Tanimola Akande, a professor of public health at the University of Ilorin cum member of the National Implementation Steering Committee of the National Health Act (NHAct), agrees. He believes Nigerians were now better aware of the NCDC and its functions – unlike during its early days, when the agency was barely known to the public. “It was until six years later when it got its legal backing that people began to hear about the NCDC. Of recent, much is being known about it – even before the COVID-19 pandemic. As at today, it appears they have woken up from their slumber and Nigerians are aware of the NCDC and what its functions are.”
“The NCDC has gone through a lot of transformation – from an organization that is barely known to being the centre-stage of the country’s health security architecture,” says Dr Gafar Alawode, project director of the Prevent Epidemics (PE) Project, aimed at boosting domestic spending on epidemic preparedness and response. “I think the current leadership [of the NCDC] has done a great job of repositioning the institution to face the challenge of health security in the country.”
Likewise, Dr Ifeanyi Nsofor, director of policy and advocacy at Nigeria Health Watch, thinks securing a legal recognition by the NCDC in 2018 had helped improved access to funding for the agency which subsequently enabled it to strengthen Nigeria’s epidemic preparedness mechanism. “Before 2018, surveillance data collection was purely paper-based which meant, if there was an epidemic outbreak, before data got to Abuja, the epidemic would have already taken its course.”
Dr Nsofor said thanks to the NGN316 million it received from the BHCPF in the first quarter of 2018, the NCDC was able to deploy the digital open-source software called Surveillance Outbreak Response Management and Alert System (SORMAS), which now allows for real-time outbreak and epidemic surveillance in Nigeria. “The NCDC’s next target is setting up of Public Health Emergency Operations Centres (PHEOCs) across 23 of the 36 states of the federation, which will enable the states to respond to outbreaks before the NCDC comes in.”
Despite the significant milestones it has attained from its inception in 2011 to date, the NCDC’s effectiveness as the first-line of defense against epidemics and pandemics in Nigeria is being inhibited by a wide-range of issues, namely funding, policy and structural challenges.
NCDC’s funding constraint
Section 14 (2) of the NCDC Establishment Act, says “there shall be credited to the NCDC Fund, 2.5% of the 5% Basic Health Care Provision Fund established under section 11(1) of the National Health Act”. Hence, other than receiving funding from the federal government’s annual budget, the NCDC is also supposed to receive the statutory 2.5% of the BHCPF, according to the 2018 BHCPF Operations Manual. This BHCPF implementation structure splits 5% of the Fund’s allocation for emergencies into two equal parts – one for medical emergencies and the other for public health emergencies.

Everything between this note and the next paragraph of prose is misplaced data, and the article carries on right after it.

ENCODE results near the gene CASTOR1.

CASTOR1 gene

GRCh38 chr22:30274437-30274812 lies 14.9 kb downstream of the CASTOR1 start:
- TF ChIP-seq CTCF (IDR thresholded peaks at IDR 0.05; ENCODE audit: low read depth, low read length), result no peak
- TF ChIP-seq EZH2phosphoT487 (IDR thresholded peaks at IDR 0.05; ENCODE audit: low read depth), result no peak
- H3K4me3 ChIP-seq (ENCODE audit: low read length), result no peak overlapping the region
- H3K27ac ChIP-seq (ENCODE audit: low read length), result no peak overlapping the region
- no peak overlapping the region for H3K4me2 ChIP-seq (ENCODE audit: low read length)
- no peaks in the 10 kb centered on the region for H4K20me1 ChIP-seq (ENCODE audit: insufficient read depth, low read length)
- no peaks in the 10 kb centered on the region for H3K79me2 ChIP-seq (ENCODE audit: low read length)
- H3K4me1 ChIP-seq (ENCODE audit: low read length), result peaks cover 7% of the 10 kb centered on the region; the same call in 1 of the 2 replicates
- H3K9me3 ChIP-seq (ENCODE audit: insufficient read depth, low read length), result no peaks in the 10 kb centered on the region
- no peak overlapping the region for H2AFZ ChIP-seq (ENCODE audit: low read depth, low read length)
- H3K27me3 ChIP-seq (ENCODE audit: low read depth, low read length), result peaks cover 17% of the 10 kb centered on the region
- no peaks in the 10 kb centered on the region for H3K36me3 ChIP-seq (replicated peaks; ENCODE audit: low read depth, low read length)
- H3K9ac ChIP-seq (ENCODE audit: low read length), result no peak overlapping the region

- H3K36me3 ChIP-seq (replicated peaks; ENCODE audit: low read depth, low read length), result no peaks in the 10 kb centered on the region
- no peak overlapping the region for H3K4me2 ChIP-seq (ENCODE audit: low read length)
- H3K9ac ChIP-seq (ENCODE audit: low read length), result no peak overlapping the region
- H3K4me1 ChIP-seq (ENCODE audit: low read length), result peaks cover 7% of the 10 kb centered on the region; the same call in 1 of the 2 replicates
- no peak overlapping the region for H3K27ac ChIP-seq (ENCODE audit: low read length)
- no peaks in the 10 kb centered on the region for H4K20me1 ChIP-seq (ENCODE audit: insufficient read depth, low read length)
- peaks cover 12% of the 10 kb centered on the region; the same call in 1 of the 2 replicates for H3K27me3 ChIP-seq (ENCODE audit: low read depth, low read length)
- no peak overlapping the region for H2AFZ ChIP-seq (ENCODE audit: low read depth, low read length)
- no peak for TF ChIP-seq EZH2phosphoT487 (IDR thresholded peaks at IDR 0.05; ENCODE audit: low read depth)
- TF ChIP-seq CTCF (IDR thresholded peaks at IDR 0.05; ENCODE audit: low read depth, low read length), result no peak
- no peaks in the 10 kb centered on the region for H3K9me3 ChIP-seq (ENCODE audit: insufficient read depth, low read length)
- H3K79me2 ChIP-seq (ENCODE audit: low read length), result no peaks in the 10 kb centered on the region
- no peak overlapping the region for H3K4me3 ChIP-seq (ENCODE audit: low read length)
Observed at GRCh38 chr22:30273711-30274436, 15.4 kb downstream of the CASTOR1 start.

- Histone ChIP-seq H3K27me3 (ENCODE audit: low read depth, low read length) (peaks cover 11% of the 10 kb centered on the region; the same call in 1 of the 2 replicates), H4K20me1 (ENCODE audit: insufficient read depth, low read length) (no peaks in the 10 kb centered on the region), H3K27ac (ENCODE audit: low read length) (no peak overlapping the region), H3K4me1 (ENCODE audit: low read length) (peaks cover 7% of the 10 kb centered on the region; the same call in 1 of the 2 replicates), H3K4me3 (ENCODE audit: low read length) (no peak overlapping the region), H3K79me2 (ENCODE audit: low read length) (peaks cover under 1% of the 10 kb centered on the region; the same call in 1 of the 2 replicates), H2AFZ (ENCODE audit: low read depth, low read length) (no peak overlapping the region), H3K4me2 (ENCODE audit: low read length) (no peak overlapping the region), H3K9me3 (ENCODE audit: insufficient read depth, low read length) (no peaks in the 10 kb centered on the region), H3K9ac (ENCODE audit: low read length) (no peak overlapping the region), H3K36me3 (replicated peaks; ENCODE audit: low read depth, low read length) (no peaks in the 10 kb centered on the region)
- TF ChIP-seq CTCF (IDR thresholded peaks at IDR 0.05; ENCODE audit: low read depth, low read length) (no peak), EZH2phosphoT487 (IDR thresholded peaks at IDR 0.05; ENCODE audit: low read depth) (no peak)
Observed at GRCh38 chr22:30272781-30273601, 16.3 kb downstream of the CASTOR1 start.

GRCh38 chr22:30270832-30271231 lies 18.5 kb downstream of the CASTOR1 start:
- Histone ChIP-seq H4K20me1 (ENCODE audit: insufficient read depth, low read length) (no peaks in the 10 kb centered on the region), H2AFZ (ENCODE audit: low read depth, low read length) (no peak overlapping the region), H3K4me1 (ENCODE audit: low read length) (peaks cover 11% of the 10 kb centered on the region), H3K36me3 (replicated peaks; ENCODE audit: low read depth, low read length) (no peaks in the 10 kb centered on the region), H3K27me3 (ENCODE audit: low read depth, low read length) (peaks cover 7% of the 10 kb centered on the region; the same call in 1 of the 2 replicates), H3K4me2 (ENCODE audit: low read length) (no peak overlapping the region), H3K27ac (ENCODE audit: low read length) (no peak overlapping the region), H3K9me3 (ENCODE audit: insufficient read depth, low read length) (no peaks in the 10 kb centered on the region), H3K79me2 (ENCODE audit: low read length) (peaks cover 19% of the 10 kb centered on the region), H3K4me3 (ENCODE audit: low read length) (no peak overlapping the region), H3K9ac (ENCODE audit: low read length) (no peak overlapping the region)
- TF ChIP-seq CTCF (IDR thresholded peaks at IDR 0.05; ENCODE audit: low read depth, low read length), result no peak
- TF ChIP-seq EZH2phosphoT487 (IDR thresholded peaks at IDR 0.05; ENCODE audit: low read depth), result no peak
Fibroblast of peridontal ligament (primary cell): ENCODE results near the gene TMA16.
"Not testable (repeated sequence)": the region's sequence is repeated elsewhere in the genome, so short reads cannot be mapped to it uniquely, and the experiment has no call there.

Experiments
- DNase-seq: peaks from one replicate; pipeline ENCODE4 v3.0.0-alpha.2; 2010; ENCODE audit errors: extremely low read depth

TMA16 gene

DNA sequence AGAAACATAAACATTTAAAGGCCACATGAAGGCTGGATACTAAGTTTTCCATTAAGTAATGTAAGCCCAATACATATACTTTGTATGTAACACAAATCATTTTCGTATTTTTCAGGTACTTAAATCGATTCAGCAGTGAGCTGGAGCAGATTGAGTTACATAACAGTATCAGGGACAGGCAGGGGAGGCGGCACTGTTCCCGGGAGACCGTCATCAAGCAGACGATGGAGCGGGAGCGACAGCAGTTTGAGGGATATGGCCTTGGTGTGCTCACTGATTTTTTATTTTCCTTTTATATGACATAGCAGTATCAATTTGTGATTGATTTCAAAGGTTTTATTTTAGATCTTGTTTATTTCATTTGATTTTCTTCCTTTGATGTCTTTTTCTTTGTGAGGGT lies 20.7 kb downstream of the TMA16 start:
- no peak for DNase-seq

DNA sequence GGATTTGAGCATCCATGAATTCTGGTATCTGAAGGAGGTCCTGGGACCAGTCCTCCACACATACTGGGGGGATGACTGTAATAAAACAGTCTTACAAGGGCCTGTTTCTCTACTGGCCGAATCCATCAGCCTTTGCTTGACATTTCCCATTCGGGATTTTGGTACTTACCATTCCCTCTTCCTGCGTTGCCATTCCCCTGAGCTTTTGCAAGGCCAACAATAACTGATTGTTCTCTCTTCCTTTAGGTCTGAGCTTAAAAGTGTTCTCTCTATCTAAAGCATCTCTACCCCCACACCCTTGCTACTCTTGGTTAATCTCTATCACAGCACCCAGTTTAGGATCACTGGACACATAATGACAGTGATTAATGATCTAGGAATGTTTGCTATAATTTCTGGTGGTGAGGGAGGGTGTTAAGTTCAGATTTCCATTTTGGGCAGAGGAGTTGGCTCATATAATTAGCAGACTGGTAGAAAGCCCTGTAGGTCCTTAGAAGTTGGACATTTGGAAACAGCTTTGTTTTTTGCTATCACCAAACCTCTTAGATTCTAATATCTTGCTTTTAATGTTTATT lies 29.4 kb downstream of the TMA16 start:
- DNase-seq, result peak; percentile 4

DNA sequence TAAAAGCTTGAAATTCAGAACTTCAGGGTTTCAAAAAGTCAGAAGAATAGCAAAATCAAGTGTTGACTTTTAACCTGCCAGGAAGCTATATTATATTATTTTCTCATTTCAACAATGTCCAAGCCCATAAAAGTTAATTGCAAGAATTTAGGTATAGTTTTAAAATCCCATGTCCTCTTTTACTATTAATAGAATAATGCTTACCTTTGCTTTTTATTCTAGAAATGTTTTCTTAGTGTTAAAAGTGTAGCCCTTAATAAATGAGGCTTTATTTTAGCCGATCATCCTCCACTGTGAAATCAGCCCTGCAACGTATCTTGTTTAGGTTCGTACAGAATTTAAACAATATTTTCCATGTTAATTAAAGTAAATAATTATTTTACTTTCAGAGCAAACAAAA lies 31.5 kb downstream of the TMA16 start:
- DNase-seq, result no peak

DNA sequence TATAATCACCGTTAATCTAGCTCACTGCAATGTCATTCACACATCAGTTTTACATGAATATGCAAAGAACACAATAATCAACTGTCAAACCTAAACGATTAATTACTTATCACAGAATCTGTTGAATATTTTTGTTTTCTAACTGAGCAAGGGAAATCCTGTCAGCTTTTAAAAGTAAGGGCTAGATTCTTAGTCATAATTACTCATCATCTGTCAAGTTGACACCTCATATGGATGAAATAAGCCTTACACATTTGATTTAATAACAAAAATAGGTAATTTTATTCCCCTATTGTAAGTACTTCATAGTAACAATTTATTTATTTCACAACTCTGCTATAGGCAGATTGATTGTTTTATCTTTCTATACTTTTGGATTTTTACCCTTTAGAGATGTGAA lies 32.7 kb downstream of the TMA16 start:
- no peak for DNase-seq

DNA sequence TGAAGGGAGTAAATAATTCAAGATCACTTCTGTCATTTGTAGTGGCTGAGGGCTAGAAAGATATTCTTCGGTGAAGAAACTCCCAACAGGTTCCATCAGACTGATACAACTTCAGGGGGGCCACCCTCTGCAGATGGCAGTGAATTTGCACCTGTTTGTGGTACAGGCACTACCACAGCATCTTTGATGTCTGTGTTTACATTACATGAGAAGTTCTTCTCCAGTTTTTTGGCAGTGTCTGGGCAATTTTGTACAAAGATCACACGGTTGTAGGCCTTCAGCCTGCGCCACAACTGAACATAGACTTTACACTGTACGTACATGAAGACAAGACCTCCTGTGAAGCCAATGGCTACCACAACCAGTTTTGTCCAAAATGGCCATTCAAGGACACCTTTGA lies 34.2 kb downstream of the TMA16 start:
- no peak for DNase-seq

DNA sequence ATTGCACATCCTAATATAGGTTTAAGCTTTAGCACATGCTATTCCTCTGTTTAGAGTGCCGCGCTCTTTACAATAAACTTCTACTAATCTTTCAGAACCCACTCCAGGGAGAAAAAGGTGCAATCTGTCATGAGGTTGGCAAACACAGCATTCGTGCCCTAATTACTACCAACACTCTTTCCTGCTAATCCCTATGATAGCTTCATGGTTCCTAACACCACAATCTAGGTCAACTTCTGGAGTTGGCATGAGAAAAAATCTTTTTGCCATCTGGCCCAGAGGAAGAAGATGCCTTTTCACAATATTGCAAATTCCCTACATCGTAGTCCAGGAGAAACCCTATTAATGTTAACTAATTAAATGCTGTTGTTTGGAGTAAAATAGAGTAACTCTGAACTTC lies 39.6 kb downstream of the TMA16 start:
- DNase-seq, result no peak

Consequently, out of the 2018 annual budget of the BHCPF (which was to the tune of N55.9bn), the sum of NGN13.78bn was approved and made available (during Quarter 1 of 2018) to the implementing agencies, namely National Health Insurance Scheme (NHIS), National Primary Health Care Development Agency (NPHCDA), the Department of Hospital Services (DHS) as well as the NCDC.
Out of the NGN13.78bn, the total amount released to the NCDC for the first quarter of 2018 was NGN361.59 million. Since then, no releases had been made to the agency from the BHCPF. Regrettably, the revised (2020) BHCPF guidelines completely excludes the NCDC from accessing funds from the BHCPF. Subsequently, the agency which has since inception remained largely dependent on donor funding, has now become even more donor-dependent, to the consternation of healthcare financing stakeholders in Nigeria.
Prof Oyewale Tomori, the foremost Nigerian virologist and former Africa regional virologist at the World Health Organization (WHO), is among those concerned that the NCDC lacks enough resources (human and financial) to deliver on its mandate hence its dependence on foreign assistance. He described the NCDC as being “overwhelmed” adding that the agency had nevertheless done well given the circumstances it has operated in throughout the last decade.
“I am not too happy that our NCDC depends so much on foreign assistance because at the end of the day, all these donors are coming with their own agenda. For example, when USAID and others who support HIV/AIDS and TB eradication in Nigeria were having problem with sample collection and transportation, they introduced what they called National Integrated Sample Referral System (NiSRN) and set up over 400 labs to collect and process samples.